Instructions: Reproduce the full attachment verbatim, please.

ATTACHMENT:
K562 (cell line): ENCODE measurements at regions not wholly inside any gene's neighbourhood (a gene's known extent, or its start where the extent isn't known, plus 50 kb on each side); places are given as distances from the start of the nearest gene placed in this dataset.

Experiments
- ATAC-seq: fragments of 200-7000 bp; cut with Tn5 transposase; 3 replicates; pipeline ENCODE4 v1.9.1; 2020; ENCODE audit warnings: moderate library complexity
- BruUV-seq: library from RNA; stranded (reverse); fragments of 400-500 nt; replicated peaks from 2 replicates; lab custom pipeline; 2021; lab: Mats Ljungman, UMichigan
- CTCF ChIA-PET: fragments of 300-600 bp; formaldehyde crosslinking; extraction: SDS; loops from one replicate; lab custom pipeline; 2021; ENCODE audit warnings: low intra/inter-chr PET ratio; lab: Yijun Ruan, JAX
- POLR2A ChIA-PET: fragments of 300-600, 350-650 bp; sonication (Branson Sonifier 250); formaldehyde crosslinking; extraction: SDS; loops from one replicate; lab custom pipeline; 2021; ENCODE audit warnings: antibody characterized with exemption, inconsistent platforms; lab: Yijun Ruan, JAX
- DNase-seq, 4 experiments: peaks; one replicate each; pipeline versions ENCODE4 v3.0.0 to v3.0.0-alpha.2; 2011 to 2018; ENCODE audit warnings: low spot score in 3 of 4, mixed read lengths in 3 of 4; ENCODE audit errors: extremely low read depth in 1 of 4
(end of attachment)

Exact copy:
K562 (cell line): ENCODE measurements at regions not wholly inside any gene's neighbourhood (a gene's known extent, or its start where the extent isn't known, plus 50 kb on each side); places are given as distances from the start of the nearest gene placed in this dataset.

Experiments
- ATAC-seq: fragments of 200-7000 bp; cut with Tn5 transposase; 3 replicates; pipeline ENCODE4 v1.9.1; 2020; ENCODE audit warnings: moderate library complexity
- BruUV-seq: library from RNA; stranded (reverse); fragments of 400-500 nt; replicated peaks from 2 replicates; lab custom pipeline; 2021; lab: Mats Ljungman, UMichigan
- CTCF ChIA-PET: fragments of 300-600 bp; formaldehyde crosslinking; extraction: SDS; loops from one replicate; lab custom pipeline; 2021; ENCODE audit warnings: low intra/inter-chr PET ratio; lab: Yijun Ruan, JAX
- POLR2A ChIA-PET: fragments of 300-600, 350-650 bp; sonication (Branson Sonifier 250); formaldehyde crosslinking; extraction: SDS; loops from one replicate; lab custom pipeline; 2021; ENCODE audit warnings: antibody characterized with exemption, inconsistent platforms; lab: Yijun Ruan, JAX
- DNase-seq, 4 experiments: peaks; one replicate each; pipeline versions ENCODE4 v3.0.0 to v3.0.0-alpha.2; 2011 to 2018; ENCODE audit warnings: low spot score in 3 of 4, mixed read lengths in 3 of 4; ENCODE audit errors: extremely low read depth in 1 of 4